Voting for the Future

On January 22, Israelis will be faced with an important choice. They will have the chance to determine the course that their country will take over the next few years. Many Israelis will find themselves enticed by the rhetoric of the right and their vision of control from the river to the sea. However, Israelis should ask themselves one question before going to vote: What kind of Israel do I want my children to inherit?

It is doubtful that very many Israelis would respond that they would like their children to inherit an Israel that is internationally isolated, an Israel that is under sanctions, and an Israel that is controlling a people whose fate should not be determined by Israel. However, these are very real possibilities under a right wing, Likud-led government, and even more likely in a government with a large Jewish Home party.

Moderate Likud voters are quick to point to Netanyahu’s Bar-Ilan speech as proof of his and the Likud’s willingness to create a Palestinian state. Netanyahu has appeased potential centrist and center-right voters who call for the creation of a Palestinian state alongside Israel with empty guarantees that he is truly pursuing a two-state solution. However, by making Palestinian recognition of Israel as a Jewish state, which he knows will almost certainly not happen anytime soon, a prerequisite for a Palestinian state, Netanyahu is merely cleverly paying lip service to the  two-state solution and attracting centrist and center-right voters. Even Likud MKs publicly state that the Likud doesn’t support the creation of a Palestinian state.

So, what does Israel’s future look like under a right wing, Likud-led government?

  • Netanyahu’s already cold relationship with President Obama and the U.S. will likely only worsen over Bibi’s refusal to be a serious partner for peace. Additionally, it should not come as a surprise if European nations begin imposing economic sanctions on Israel. And their frustration is certainly warranted. Israel has allowed what was supposed to be a temporary occupation to last for over 40 years.
  • The Israeli government will continue to fund settlements with money that could be much better spent on improving Israel’s lacking education system. Even worse, the continued construction of settlements in the West Bank only serves to make an Israeli withdrawal from the West Bank more difficult.
  • Palestinians will continue to lose faith in the truthfulness of Israel’s claim that it seeks peace. If Israel does not legitimately pursue the two-state solution, Palestinians will elect less moderate leaders than their current leadership if given the chance.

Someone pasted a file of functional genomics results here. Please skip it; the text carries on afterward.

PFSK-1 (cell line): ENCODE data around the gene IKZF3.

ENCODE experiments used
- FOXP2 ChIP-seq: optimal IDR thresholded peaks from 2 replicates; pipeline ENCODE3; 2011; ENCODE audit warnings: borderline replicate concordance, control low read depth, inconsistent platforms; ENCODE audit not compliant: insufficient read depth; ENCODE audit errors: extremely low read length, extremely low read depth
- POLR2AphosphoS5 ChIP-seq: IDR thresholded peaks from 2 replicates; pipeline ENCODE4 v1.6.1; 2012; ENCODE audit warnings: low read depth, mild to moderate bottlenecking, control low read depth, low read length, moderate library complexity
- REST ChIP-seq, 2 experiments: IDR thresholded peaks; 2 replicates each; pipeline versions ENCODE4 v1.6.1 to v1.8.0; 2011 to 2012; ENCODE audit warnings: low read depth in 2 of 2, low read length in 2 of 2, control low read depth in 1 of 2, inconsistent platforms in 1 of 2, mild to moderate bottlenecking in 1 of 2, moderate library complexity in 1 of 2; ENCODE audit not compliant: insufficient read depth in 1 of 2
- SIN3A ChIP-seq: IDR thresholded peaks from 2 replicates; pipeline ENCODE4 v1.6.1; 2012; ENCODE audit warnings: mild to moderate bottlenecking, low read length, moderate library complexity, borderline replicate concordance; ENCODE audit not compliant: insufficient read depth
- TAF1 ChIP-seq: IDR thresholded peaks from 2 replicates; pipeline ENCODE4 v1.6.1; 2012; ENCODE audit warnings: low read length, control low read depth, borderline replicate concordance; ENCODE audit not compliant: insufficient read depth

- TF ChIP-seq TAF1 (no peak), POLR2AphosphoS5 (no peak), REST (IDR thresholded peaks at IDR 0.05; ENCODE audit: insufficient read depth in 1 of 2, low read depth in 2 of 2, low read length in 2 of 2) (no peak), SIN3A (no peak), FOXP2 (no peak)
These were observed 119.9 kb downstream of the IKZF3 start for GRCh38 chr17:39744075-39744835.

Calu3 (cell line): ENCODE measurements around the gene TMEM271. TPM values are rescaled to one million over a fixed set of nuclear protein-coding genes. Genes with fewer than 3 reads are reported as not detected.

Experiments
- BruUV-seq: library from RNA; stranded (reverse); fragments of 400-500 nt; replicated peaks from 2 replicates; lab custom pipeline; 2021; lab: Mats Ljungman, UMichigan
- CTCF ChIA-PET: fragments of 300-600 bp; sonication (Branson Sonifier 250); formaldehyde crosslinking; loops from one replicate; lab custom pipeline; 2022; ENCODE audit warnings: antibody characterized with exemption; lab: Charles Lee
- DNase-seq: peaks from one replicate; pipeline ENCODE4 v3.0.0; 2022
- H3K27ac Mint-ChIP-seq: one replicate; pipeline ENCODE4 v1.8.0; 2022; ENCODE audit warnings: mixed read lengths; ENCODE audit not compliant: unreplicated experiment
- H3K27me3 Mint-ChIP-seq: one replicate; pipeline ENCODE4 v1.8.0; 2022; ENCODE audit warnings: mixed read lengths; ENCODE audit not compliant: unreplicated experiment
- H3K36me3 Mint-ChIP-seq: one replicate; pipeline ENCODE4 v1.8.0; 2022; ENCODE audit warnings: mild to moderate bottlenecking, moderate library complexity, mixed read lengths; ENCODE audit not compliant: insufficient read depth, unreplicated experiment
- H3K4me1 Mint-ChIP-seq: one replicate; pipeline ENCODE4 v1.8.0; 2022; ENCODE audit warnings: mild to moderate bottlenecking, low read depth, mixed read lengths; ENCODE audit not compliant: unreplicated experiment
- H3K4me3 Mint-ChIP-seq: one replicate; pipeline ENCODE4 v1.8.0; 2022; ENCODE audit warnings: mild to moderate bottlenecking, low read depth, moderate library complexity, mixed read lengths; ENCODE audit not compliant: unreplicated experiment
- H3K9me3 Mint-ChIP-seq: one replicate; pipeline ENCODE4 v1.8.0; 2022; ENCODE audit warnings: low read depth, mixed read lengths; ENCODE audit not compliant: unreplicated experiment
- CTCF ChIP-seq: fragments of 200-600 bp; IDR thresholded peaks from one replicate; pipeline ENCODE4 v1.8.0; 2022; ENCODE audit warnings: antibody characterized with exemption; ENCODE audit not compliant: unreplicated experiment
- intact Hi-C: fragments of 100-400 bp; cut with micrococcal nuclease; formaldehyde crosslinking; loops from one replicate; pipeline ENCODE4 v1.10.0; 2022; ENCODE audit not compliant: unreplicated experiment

The right does not offer a tenable solution to the conflict. If left to its own devices, the right will create an unmanageable situation that will force Israel to choose between being a Jewish state and being a democracy. This is an inconvenient truth anybody who cares about the future of their children, the future of their state, and the future of their people should not allow to actualize. As David Ben-Gurion said,

When we were faced with the choice between the entire land of Israel without a Jewish State, or a Jewish State without the entire land of Israel – we chose a Jewish State without the entire land of Israel.

The right’s dream of full control from the river to the sea is certainly attractive. It is hard not to want vote for people who promise the magnificence of Greater Israel, who promise the religious meaning of Biblical Israel, and who promise the historical significance of full Israeli sovereignty over the ancient homeland of the Jewish people. However, these accomplishments will be short lived, and pose an existential threat to the State of Israel. Are voters for the right prepared to put on the line their children growing up and living in the one and only Jewish state only to achieve their unrealistic goal of eternal Israeli control of the West Bank?

About the Author
Adin Feder is a student at the Gann Academy, a pluralistic Jewish high school in Massachusetts. He has had the opportunity to encounter a wide spectrum of Jews and their beliefs and to observe firsthand and be a part of the next generation of American Jews. He is an avid follower of Israeli politics, and studies Jewish history when he doesn’t have homework or play rehearsal